Franklin delano roosevelt

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FDR & The New Deal
11th Grade U. S. History

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Franklin delano roosevelt

  1. 1. Franklin Delano Roosevelt-The New Deal
  2. 2. TN Curriculum Standards:• 2.0-Understand the economic climate in the U.S. during theDepression Era.• 4.0-Recognize the effects of the Great Depression on the UnitedStates political and judicial system.• 5.0-Investigate the causes, effects, and attempts to deal with theGreat Depression.• 6.0-Understand the changes in American life as a result of the GreatDepression.• SPI 8.6-Identify New Deal Programs/Initiatives(i.e. Social Security, WPA, TVA, IndianReorganization Act, FDIC, CCC, Wagner/Fair LaborStandards’ Act)
  3. 3. “The only thing we haveto fear is fear itself”~Franklin Delano RooseveltInaugural address March 1933
  4. 4. FDR is the only president to have been electedfor 4 terms (1932, 1936, 1940, & 1944)
  5. 5. FDR & the Bonus Marchers• After FDR’s inauguration, the Bonus Marchersreassembled in D.C. to petition congress fortheir bonuses.• Unlike Hoover, FDR welcomed the group. Hearranged for the veterans to be housed inempty military backs and at the government’sexpense.• He invited their representatives to the WhiteHouse so that he could meet with them.
  6. 6. FDR & The Bonus Marchers• When FDR met with the delegates, heexplained to them that he supportedthem, but he could not support giving themtheir bonuses right now because the countrycouldn’t afford it.• He did promise to pass legislation that wouldhelp them and others suffering from thedepression.
  7. 7. Eleanor & the Bonus Marchers• Eleanor Roosevelttrudged through mudand heavy rain toexpress her sympathyto the veterans.• She even stayed to singtheir favorite songs withthem.• This made Americansappreciate Eleanor andFDR even more.
  8. 8. 1st thoughts on politics• "From a personalstandpoint, I did notwant my husband to bepresident. I realized,however, that it wasimpossible to keep aman out of publicservice when that waswhat he wanted andwas undoubtedly wellequipped for”.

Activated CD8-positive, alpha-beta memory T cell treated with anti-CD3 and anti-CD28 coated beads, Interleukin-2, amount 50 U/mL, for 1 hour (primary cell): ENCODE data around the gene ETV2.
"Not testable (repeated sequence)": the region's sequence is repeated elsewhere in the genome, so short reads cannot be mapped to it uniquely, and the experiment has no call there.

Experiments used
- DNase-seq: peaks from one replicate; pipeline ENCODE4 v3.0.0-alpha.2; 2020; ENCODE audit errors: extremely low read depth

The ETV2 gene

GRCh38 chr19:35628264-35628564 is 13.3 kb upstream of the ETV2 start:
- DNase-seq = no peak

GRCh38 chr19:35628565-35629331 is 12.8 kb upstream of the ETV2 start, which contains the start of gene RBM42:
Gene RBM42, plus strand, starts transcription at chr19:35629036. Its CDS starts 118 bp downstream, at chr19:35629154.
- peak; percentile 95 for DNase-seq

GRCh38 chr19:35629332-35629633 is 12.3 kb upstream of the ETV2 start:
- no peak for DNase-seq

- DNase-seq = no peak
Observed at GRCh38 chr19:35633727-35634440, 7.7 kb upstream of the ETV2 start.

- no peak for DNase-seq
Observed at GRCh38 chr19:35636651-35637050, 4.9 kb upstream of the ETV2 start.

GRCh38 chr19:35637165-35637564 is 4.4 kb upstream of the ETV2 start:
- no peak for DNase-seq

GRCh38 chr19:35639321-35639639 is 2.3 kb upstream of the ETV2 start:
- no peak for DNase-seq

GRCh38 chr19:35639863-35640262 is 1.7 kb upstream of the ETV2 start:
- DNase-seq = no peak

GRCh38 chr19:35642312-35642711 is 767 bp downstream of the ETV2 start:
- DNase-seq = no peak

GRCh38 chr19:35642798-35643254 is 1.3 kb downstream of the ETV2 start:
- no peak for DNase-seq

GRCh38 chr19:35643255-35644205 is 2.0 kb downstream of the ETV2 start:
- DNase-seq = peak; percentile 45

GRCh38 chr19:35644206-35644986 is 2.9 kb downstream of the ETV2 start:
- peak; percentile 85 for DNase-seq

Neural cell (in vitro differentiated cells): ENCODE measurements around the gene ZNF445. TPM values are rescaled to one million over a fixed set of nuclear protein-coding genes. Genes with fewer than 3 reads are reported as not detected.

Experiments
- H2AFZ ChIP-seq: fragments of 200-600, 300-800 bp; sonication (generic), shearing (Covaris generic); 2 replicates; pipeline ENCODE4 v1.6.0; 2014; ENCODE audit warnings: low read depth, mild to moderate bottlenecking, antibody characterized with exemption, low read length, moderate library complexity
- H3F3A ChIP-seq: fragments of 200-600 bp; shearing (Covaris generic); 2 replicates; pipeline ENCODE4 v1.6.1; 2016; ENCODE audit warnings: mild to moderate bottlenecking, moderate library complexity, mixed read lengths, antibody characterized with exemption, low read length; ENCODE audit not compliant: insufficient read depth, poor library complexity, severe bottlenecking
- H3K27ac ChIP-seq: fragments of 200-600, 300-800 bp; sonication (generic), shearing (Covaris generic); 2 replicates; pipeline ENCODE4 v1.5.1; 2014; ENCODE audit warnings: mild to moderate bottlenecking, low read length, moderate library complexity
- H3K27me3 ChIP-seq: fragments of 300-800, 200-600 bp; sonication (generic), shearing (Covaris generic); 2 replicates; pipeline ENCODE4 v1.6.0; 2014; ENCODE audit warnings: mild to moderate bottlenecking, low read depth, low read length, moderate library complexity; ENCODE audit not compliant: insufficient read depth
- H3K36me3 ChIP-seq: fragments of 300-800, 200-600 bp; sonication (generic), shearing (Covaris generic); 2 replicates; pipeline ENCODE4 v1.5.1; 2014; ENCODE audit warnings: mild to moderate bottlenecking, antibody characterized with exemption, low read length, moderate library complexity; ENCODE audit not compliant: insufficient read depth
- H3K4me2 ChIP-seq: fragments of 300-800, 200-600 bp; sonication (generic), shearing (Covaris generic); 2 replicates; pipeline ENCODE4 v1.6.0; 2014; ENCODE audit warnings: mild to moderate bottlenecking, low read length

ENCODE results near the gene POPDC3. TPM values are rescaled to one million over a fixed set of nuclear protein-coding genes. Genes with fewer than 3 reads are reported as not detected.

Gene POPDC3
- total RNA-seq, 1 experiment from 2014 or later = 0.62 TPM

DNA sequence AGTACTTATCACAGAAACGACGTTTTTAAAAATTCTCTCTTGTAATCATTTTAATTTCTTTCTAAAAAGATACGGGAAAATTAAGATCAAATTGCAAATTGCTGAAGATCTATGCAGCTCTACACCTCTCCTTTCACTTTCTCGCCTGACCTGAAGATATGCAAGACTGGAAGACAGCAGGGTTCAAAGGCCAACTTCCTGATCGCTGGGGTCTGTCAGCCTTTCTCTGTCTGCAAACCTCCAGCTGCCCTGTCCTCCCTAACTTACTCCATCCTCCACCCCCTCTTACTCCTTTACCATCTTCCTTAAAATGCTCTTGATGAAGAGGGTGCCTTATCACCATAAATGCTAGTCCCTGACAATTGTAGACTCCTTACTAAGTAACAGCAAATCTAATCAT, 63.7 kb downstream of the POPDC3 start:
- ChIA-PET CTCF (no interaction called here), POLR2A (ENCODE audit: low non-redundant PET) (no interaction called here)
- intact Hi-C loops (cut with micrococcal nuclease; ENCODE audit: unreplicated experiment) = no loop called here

9. 9. Traitor to his class?• FDR grew up wealthy and privileged, but hewas extremely sympathetic to the plight of thehardworking poor.• For this, they loved and supported him, even ifthey did not agree with all of his policies.• This made many elites view him as a traitor tohis class.
  10. 10. Addressing the nation• FDR was well aware of the fears thatAmericans had about his plan for economicrecovery.• There was warring between Democrats andRepublicans and even Democrats andDemocrats. Opinion seemed to be divided byregion, religion, and culture.• FDR used his “fireside chats” to calm thenation’s fears.
  11. 11. “fireside chats”• In his fireside chats, hespoke to Americans in avery informal andfriendly manner. Heexplained while he wasbailing out banks andwhy he was placingregulations onbusinesses.
  12. 12. Federal Emergency Relief Agency• The FERA provided morethan $500 million in fundingto feed the hungry andcreate jobs.• Approximately 4-5 millionhouseholds were servedthrough this program.• These households received$20- $30 in monthlybenefits.• FERA also created jobs forthe unemployed by fundingpublic works initiatives.• Those who worked underthe Civil WorksAdministration (CWA)usually earned between .40and .60 cents and hour.• Overall, the CWA paid outchecks over $800 million toformer unemployedAmericans.